Background & Objective
About 20% of UK CO2 emissions are associated with food and drink, yet most people are increasingly unaware of the origin of their food and how it has been produced. Eating seasonably and growing your own are positive and accessible first steps towards a low impact diet – research shows that 74% of the population are willing to start. Whilst eating less meat and dairy products would have the greatest environmental benefit, most people are not yet open to considering such radical changes to their diet. The main barrier to eating seasonably is simply lack of awareness that fruits and vegetables are way tastier and cheaper at certain times of the year. The website changes weekly to highlight fruit and veg that are at their best right now and inspires with simple tips and recipes. With grow your own; it’s simplicity and demystification that will ‘tip’ first timers. So the site focuses on ten of the easiest fruit and veg to grow with simple visual instructions for the layman, links to offers on starter kits and expert advice.
Through an unprecedented coalition of businesses and charities, Eat Seasonably aims to reconnect the British public with their food and the seasons in which it grows. It does this through two linked strands of activity: inspiring and enabling people to eat more locally in season fruit and veg, and assisting them to grow their own.
The site design takes a news-based approach, with the homepage elements changing weekly to reflect the fruit and veg that are good to eat or grow right now.
‘What to grow now’ focuses on ten of the easiest fruit and veg to grow with simple instructions accompanied by step-by-step visuals. The site adjusts to tell you what’s good to plant now; there are always at least two of the ten that the beginner can have a go at growing at any point. There are links to offers on starter equipment from well known retailers and expert advice from well known organisations.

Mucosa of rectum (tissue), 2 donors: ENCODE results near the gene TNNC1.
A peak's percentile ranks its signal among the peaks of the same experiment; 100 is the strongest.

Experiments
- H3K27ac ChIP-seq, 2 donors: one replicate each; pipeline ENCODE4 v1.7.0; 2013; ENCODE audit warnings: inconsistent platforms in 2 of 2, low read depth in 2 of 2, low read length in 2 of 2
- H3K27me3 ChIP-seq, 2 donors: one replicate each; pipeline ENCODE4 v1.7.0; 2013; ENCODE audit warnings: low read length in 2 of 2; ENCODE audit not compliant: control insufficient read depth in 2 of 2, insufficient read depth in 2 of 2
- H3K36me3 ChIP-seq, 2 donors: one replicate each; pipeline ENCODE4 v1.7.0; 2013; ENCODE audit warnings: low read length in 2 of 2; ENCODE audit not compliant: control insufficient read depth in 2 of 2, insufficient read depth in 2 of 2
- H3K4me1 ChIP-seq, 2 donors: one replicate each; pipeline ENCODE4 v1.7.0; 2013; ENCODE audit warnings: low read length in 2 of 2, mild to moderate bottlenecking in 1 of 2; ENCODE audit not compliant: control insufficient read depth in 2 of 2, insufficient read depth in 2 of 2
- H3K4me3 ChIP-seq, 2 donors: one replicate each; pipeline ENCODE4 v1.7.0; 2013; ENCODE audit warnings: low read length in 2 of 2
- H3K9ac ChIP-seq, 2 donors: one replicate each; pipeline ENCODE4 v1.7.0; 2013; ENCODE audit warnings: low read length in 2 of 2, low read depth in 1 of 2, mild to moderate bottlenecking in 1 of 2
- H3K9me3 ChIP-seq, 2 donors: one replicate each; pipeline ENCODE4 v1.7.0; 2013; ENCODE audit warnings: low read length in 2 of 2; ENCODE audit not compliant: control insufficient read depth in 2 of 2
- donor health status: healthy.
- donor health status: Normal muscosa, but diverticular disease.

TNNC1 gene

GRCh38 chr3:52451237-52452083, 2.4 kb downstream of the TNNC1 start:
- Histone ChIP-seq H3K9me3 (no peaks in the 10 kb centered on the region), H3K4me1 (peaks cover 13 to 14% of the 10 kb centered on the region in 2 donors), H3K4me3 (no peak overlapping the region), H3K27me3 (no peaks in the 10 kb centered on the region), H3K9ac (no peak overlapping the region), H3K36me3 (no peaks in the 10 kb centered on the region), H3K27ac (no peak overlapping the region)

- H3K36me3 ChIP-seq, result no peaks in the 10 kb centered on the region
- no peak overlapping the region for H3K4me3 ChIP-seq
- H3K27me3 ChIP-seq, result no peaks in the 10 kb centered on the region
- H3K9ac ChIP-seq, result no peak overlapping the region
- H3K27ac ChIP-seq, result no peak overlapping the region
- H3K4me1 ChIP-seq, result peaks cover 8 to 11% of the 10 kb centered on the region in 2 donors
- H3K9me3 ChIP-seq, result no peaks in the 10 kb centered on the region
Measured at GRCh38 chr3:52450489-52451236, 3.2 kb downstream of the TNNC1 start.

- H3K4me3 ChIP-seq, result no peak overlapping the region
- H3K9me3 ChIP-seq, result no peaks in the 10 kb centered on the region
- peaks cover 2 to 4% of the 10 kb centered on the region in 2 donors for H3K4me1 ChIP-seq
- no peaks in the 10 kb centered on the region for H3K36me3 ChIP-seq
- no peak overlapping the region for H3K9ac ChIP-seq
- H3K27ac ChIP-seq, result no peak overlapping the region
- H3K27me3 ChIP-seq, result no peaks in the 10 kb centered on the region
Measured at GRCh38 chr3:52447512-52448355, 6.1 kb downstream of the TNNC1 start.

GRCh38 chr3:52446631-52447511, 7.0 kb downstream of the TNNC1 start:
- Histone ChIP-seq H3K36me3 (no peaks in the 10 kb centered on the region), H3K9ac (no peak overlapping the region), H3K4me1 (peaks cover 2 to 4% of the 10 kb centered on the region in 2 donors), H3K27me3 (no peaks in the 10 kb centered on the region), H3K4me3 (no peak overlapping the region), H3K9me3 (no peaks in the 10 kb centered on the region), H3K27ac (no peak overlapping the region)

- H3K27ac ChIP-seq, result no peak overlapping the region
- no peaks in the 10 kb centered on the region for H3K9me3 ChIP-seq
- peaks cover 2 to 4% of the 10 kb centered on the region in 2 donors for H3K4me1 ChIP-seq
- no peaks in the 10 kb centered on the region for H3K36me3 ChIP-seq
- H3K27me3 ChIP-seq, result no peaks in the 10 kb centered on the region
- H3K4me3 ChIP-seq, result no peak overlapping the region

‘What to eat now’ takes the complication out of working out what’s in season when and simply presents two or three highlights of fruit and veg at their best each month. There’s an interactive calendar for people who want to know more, a witty film in partnership with Green Thing that highlights the benefits of eating in season and a gadget for sending e-postcards from the fruit and veg themselves as timely reminders to your friends.
This campaign is about using the power of a collaboration of big organisations to spread a message and encourage mass change in consumer behaviour. The use of materials was minimal in comparison to the effect of this work; that said they did where possible reduce the impact of the materials they used.
The postcard gadget on the website encourages people to send e-cards as timely reminders of what’s in season, as do the regular newsletters that are sent from the site. These innovative techniques save paper and waste as opposed to resorting to standard methods of telling people what’s in season such as printed calendars.
This is where Eat Seasonably is almost unique among environmental campaigns. They have a remit to appeal to every one of DEFRA’s seven population segments (A Framework for Pro-Environmental Behaviours, January 2008); if they only talked to Positive Greens, or Concerned Consumers, they would not be doing their job.
The campaign was executed in a deliberately mass way: partners range from Tesco to Waitrose, Dobbies to the RHS, Pembrokeshire Produce Direct to the Duke of Cambridge in Islington. The campaign has been successful in reaching a very wide demographic (PR coverage featured in media ranging from The Daily Telegraph and Radio 4’s Today Programme to ITV’s Loose Women and OK! Magazine).
29 partners feature offers, information and advice on the site including 11 major business and over 20 NGO partners. Links to eatseasonably.co.uk from partner sites including Garden Organic, the RHS, the National Trust, Tesco, M&S, Suttons, jamieoliver.com and many others drive traffic.
The ‘Become a partner’ page of the website means that new partners continue to get involved and use the campaign collateral on an ongoing basis: over 100 new partners have contacted us through the website.
180,000 visitors to eatseasonably.co.uk to date.
Daily hits reached 16,000 in June and remain at around 800 per day, two months after our marketing activity finished.
Monthly newsletters are being sent out to over 2000 subscribers and this number grows each month.
Interactive online ads had a click through rate of 0.15%, significantly above average.
Website design and build £35,000
Online ads creative work £5,000